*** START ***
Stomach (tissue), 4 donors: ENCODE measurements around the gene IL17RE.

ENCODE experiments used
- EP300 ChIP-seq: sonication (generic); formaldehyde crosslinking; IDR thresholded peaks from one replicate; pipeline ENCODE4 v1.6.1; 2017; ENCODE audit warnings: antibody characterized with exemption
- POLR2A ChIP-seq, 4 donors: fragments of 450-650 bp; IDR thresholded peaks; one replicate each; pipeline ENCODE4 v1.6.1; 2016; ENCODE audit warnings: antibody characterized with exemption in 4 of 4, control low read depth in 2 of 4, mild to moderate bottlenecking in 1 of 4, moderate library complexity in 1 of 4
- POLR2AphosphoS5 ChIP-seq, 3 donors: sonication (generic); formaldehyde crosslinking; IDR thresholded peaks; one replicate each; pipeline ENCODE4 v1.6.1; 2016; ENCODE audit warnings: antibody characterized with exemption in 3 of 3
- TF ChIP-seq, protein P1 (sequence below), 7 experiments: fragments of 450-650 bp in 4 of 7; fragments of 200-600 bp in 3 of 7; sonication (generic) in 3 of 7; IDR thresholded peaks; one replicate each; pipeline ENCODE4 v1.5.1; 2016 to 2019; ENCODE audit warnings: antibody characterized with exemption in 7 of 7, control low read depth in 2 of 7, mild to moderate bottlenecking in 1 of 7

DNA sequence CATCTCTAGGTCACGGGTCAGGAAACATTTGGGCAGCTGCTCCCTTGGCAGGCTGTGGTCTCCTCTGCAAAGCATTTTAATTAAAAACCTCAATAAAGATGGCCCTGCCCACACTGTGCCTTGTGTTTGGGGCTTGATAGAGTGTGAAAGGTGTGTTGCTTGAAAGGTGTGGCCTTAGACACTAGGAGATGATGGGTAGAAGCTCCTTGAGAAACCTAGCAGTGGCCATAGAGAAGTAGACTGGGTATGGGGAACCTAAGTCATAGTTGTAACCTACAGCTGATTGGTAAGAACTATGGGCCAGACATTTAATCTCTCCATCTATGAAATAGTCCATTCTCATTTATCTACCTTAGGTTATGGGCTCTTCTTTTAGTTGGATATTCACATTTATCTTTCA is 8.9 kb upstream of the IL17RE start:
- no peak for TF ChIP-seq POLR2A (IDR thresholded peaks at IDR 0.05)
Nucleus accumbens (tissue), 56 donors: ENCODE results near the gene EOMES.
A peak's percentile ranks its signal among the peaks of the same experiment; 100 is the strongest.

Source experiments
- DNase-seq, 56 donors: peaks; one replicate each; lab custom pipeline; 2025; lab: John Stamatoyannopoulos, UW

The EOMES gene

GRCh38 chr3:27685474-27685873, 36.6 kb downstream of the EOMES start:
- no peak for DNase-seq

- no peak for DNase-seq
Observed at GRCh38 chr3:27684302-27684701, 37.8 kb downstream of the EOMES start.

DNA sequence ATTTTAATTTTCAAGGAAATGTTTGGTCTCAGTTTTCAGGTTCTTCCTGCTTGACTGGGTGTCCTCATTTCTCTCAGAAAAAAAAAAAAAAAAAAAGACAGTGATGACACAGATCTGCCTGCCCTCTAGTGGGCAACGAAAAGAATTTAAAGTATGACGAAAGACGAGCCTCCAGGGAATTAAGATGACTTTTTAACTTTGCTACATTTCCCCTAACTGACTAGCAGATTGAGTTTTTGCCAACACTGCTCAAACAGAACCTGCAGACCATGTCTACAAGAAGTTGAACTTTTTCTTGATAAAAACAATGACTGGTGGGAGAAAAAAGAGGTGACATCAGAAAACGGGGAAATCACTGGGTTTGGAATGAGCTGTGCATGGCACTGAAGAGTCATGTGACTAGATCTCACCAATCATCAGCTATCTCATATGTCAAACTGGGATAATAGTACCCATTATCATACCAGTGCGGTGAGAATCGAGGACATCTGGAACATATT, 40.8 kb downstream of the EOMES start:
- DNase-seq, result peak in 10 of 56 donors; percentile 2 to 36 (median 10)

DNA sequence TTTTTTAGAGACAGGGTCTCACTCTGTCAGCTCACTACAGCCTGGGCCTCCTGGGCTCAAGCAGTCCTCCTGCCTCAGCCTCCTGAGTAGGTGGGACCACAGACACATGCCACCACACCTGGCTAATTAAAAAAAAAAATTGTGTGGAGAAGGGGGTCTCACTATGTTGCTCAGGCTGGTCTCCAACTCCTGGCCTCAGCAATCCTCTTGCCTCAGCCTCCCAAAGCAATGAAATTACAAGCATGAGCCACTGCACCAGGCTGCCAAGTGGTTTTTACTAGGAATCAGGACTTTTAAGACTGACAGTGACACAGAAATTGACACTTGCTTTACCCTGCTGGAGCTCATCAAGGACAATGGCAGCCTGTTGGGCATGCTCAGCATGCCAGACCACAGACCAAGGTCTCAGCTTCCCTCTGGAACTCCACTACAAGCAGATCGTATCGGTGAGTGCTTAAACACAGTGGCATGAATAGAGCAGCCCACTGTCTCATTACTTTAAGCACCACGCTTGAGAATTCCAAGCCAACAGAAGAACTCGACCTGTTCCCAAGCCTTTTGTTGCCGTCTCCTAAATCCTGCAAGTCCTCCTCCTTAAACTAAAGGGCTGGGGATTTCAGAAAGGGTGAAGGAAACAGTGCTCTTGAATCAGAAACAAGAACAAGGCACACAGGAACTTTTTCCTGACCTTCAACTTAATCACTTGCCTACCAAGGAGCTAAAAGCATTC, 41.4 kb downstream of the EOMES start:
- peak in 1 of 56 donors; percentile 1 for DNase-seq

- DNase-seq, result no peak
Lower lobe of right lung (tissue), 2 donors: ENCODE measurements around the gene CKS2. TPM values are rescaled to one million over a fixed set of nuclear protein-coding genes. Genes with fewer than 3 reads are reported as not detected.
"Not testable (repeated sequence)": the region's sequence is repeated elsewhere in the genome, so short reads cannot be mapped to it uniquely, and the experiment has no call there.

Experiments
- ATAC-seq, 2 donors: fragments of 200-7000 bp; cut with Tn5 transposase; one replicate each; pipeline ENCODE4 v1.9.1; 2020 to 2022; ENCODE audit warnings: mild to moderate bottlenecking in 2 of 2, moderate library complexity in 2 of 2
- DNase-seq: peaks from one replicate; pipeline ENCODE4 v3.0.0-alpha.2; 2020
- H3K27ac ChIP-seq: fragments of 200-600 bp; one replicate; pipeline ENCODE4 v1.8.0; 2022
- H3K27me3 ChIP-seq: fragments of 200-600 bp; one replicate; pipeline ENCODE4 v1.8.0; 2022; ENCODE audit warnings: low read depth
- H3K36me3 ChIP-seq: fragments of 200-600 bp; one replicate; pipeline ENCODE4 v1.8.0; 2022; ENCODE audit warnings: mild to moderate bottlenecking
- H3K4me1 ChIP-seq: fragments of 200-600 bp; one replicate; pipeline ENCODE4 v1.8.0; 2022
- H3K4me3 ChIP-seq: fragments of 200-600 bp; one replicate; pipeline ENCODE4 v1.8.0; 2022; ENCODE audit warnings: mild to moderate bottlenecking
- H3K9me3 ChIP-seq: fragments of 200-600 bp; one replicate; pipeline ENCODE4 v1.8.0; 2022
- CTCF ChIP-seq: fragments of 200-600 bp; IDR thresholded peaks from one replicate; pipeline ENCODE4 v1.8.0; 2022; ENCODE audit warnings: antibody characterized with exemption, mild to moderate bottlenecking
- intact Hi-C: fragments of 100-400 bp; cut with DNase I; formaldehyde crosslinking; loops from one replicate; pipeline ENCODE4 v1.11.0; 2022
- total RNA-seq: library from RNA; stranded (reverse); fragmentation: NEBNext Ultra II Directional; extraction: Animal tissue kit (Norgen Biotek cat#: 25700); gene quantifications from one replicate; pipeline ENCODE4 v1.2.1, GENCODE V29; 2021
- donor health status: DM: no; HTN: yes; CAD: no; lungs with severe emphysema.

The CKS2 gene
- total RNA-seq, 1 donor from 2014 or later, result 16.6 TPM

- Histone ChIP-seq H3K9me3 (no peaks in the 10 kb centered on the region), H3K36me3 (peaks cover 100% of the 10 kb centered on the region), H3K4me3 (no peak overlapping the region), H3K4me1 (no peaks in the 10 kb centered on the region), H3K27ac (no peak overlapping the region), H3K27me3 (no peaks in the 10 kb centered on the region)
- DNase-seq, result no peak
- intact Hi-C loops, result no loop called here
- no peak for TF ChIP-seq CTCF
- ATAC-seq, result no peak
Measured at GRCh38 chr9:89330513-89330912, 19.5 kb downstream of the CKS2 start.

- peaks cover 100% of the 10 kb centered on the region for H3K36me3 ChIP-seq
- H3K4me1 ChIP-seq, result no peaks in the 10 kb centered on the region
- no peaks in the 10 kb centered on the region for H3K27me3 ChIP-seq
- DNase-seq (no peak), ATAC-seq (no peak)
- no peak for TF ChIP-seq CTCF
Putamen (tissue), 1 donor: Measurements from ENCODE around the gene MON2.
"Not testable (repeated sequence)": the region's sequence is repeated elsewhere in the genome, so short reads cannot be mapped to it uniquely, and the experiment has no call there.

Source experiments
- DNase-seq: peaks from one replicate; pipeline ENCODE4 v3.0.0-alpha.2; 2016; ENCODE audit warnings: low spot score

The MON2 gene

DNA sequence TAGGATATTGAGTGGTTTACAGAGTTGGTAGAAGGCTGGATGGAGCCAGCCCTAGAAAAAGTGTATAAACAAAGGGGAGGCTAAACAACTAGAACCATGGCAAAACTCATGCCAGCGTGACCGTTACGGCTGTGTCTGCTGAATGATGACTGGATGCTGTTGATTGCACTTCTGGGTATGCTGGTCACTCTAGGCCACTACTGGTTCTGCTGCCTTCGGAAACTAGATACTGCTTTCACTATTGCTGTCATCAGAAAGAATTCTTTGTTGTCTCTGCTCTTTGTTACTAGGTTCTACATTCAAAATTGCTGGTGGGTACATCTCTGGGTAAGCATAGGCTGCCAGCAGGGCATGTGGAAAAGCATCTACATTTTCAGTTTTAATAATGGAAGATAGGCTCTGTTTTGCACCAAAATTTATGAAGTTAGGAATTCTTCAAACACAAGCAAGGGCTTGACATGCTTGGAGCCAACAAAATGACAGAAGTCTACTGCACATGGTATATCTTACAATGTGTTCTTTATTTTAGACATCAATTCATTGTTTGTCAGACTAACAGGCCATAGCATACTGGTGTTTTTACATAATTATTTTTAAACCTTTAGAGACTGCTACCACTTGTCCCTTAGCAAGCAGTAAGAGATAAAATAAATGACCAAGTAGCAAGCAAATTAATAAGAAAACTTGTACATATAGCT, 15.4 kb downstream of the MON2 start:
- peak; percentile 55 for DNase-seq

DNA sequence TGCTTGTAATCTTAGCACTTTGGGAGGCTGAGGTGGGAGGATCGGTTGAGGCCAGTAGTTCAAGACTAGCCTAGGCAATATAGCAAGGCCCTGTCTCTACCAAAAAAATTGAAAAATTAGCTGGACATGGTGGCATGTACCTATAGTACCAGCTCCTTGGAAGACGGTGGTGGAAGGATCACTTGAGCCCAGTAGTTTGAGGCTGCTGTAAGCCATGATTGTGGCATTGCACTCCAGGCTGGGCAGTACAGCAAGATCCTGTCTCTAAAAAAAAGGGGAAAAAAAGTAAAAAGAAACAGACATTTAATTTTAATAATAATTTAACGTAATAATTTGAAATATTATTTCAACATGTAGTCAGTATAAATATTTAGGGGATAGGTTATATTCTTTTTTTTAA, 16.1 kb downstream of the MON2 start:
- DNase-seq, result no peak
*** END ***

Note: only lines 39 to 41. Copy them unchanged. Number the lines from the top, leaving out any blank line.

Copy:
- total RNA-seq, 1 donor from 2014 or later, result 16.6 TPM

- Histone ChIP-seq H3K9me3 (no peaks in the 10 kb centered on the region), H3K36me3 (peaks cover 100% of the 10 kb centered on the region), H3K4me3 (no peak overlapping the region), H3K4me1 (no peaks in the 10 kb centered on the region), H3K27ac (no peak overlapping the region), H3K27me3 (no peaks in the 10 kb centered on the region)
- DNase-seq, result no peak